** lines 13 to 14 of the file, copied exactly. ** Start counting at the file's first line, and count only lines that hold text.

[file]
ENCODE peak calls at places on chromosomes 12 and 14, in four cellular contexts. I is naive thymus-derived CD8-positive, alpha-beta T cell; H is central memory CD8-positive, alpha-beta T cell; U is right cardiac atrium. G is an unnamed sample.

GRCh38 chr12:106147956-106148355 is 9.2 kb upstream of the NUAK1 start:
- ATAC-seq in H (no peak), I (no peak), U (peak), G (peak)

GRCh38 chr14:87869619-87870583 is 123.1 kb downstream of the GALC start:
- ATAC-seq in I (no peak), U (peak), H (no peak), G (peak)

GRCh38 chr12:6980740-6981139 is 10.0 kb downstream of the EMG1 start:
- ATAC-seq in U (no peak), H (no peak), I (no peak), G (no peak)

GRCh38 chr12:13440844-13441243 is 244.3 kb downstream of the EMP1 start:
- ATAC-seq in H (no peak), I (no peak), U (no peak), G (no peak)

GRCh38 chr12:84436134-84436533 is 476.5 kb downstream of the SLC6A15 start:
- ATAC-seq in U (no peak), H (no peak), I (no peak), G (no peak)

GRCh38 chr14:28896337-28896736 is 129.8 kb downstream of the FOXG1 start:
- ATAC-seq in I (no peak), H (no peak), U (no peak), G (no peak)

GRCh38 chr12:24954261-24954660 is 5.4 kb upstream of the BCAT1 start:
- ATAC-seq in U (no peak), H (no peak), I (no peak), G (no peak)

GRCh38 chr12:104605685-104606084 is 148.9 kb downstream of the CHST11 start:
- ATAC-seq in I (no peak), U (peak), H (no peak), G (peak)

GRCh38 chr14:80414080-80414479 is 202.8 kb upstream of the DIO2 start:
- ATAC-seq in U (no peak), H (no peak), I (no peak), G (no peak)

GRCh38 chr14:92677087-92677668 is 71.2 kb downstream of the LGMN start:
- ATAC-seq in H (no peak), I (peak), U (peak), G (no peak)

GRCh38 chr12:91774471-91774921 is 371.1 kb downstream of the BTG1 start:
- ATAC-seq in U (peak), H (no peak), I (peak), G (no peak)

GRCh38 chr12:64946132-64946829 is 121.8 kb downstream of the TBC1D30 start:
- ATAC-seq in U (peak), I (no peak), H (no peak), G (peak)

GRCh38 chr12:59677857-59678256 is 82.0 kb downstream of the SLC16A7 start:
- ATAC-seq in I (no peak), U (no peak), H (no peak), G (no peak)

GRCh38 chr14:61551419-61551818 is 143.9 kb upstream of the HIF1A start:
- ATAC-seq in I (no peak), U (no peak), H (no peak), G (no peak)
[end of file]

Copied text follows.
- ATAC-seq in I (no peak), H (no peak), U (no peak), G (no peak)

GRCh38 chr12:24954261-24954660 is 5.4 kb upstream of the BCAT1 start: